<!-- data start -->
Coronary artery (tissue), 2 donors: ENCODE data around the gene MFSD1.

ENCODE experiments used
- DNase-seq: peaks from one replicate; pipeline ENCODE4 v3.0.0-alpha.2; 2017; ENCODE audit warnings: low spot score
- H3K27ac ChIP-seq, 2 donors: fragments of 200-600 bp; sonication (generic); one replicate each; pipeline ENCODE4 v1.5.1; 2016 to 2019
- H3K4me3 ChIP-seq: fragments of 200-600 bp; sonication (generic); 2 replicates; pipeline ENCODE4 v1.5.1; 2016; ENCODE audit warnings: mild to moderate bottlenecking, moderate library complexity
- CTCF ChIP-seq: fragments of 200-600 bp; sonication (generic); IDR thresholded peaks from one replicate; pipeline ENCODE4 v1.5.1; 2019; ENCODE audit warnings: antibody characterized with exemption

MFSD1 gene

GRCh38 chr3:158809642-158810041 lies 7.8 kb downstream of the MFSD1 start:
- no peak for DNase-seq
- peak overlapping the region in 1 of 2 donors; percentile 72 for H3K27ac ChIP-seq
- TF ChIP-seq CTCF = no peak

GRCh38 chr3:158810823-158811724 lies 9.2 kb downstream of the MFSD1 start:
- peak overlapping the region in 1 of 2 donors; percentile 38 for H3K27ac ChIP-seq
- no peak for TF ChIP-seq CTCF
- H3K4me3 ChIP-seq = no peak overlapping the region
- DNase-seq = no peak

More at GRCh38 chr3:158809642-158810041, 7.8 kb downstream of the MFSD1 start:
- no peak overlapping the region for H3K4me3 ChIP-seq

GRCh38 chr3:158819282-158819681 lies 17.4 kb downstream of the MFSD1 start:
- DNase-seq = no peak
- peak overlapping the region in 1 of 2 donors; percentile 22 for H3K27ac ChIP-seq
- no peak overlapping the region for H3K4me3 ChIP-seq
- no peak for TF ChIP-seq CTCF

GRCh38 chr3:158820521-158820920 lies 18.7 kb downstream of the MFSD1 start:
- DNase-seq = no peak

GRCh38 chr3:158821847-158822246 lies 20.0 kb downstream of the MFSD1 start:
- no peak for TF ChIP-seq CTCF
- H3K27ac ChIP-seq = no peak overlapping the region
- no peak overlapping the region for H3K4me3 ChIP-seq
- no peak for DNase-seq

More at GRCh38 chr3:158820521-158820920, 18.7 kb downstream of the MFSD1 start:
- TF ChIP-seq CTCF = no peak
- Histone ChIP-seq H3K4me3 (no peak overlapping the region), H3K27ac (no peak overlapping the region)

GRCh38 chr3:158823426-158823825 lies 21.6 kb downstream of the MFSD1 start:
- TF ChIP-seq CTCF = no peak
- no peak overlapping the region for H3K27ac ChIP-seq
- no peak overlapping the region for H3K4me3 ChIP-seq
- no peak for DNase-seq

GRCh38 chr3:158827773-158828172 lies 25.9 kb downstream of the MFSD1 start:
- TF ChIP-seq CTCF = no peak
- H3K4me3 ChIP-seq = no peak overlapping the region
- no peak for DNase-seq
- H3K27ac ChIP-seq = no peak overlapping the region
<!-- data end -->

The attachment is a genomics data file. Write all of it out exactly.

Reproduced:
Coronary artery (tissue), 2 donors: ENCODE data around the gene MFSD1.

ENCODE experiments used
- DNase-seq: peaks from one replicate; pipeline ENCODE4 v3.0.0-alpha.2; 2017; ENCODE audit warnings: low spot score
- H3K27ac ChIP-seq, 2 donors: fragments of 200-600 bp; sonication (generic); one replicate each; pipeline ENCODE4 v1.5.1; 2016 to 2019
- H3K4me3 ChIP-seq: fragments of 200-600 bp; sonication (generic); 2 replicates; pipeline ENCODE4 v1.5.1; 2016; ENCODE audit warnings: mild to moderate bottlenecking, moderate library complexity
- CTCF ChIP-seq: fragments of 200-600 bp; sonication (generic); IDR thresholded peaks from one replicate; pipeline ENCODE4 v1.5.1; 2019; ENCODE audit warnings: antibody characterized with exemption

MFSD1 gene

GRCh38 chr3:158809642-158810041 lies 7.8 kb downstream of the MFSD1 start:
- no peak for DNase-seq
- peak overlapping the region in 1 of 2 donors; percentile 72 for H3K27ac ChIP-seq
- TF ChIP-seq CTCF = no peak

GRCh38 chr3:158810823-158811724 lies 9.2 kb downstream of the MFSD1 start:
- peak overlapping the region in 1 of 2 donors; percentile 38 for H3K27ac ChIP-seq
- no peak for TF ChIP-seq CTCF
- H3K4me3 ChIP-seq = no peak overlapping the region
- DNase-seq = no peak

More at GRCh38 chr3:158809642-158810041, 7.8 kb downstream of the MFSD1 start:
- no peak overlapping the region for H3K4me3 ChIP-seq

GRCh38 chr3:158819282-158819681 lies 17.4 kb downstream of the MFSD1 start:
- DNase-seq = no peak
- peak overlapping the region in 1 of 2 donors; percentile 22 for H3K27ac ChIP-seq
- no peak overlapping the region for H3K4me3 ChIP-seq
- no peak for TF ChIP-seq CTCF

GRCh38 chr3:158820521-158820920 lies 18.7 kb downstream of the MFSD1 start:
- DNase-seq = no peak

GRCh38 chr3:158821847-158822246 lies 20.0 kb downstream of the MFSD1 start:
- no peak for TF ChIP-seq CTCF
- H3K27ac ChIP-seq = no peak overlapping the region
- no peak overlapping the region for H3K4me3 ChIP-seq
- no peak for DNase-seq

More at GRCh38 chr3:158820521-158820920, 18.7 kb downstream of the MFSD1 start:
- TF ChIP-seq CTCF = no peak
- Histone ChIP-seq H3K4me3 (no peak overlapping the region), H3K27ac (no peak overlapping the region)

GRCh38 chr3:158823426-158823825 lies 21.6 kb downstream of the MFSD1 start:
- TF ChIP-seq CTCF = no peak
- no peak overlapping the region for H3K27ac ChIP-seq
- no peak overlapping the region for H3K4me3 ChIP-seq
- no peak for DNase-seq

GRCh38 chr3:158827773-158828172 lies 25.9 kb downstream of the MFSD1 start:
- TF ChIP-seq CTCF = no peak
- H3K4me3 ChIP-seq = no peak overlapping the region
- no peak for DNase-seq
- H3K27ac ChIP-seq = no peak overlapping the region